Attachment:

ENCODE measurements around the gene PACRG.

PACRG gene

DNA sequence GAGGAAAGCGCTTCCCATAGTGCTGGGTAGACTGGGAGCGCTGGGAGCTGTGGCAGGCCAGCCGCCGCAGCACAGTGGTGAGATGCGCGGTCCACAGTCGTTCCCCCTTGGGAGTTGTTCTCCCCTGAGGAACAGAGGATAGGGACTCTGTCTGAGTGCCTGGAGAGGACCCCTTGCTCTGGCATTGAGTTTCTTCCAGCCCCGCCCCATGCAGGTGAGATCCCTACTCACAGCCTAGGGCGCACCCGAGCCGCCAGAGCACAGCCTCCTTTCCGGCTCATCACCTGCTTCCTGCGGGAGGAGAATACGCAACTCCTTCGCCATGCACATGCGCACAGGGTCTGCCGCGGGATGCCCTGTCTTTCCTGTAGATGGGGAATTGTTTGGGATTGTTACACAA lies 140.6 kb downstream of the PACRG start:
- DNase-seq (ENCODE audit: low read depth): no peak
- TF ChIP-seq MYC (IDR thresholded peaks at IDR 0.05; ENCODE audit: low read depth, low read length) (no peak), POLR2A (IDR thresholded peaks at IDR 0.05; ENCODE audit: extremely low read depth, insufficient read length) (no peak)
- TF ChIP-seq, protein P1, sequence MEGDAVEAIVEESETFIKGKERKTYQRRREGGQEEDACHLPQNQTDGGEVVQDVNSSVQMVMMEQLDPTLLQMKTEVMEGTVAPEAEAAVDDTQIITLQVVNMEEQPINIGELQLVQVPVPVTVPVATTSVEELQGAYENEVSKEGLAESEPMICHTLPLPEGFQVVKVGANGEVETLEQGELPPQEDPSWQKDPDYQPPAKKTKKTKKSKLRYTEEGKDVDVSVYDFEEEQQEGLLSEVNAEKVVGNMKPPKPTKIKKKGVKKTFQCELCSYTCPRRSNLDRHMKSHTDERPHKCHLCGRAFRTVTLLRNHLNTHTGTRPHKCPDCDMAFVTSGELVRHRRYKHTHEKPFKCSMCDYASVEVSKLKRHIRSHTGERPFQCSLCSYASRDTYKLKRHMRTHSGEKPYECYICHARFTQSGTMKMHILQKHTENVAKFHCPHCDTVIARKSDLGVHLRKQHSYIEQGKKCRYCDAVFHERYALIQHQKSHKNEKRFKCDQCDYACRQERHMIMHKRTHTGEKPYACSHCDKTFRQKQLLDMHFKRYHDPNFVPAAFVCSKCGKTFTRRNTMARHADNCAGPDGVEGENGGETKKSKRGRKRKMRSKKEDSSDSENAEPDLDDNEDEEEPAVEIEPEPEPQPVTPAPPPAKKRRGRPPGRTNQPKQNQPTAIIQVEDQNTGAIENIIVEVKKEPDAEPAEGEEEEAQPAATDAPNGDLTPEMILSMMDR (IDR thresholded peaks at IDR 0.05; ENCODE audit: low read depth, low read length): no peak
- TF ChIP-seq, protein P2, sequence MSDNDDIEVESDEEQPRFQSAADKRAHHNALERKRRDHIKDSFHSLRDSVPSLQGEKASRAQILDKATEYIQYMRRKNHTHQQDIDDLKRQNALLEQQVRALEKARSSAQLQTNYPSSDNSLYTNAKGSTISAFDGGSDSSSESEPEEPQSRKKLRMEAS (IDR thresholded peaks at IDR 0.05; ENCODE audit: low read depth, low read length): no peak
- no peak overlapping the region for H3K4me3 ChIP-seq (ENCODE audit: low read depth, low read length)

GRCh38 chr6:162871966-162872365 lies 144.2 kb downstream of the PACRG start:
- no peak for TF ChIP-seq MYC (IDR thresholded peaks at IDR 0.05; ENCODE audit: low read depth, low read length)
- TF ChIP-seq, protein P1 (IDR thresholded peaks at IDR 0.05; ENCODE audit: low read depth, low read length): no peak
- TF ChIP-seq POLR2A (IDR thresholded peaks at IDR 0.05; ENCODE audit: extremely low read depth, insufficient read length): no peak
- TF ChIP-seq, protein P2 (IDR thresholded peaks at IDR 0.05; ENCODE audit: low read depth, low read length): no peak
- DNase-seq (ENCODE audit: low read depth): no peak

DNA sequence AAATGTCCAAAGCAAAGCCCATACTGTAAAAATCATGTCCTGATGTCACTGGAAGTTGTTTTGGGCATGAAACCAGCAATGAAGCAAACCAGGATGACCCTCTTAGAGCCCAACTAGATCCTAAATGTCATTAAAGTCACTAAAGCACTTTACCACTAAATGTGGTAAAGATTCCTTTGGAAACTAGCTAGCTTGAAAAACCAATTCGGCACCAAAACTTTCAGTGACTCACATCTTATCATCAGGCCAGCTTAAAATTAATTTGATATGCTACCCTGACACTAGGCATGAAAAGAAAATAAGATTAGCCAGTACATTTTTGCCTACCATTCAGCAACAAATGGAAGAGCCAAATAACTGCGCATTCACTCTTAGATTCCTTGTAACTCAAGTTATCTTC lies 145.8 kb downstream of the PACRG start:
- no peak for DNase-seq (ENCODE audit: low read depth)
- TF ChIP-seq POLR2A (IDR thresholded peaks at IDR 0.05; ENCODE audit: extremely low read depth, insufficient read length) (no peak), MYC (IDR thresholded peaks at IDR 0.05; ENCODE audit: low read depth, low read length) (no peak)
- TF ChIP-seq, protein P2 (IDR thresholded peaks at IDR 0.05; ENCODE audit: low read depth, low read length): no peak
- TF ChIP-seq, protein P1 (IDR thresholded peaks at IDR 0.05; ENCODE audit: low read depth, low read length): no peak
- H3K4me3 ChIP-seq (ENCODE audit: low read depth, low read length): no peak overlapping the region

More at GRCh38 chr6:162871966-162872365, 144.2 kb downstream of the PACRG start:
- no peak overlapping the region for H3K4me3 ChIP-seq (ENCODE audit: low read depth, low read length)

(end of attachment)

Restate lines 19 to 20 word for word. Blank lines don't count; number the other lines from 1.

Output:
- TF ChIP-seq, protein P1 (IDR thresholded peaks at IDR 0.05; ENCODE audit: low read depth, low read length): no peak
- H3K4me3 ChIP-seq (ENCODE audit: low read depth, low read length): no peak overlapping the region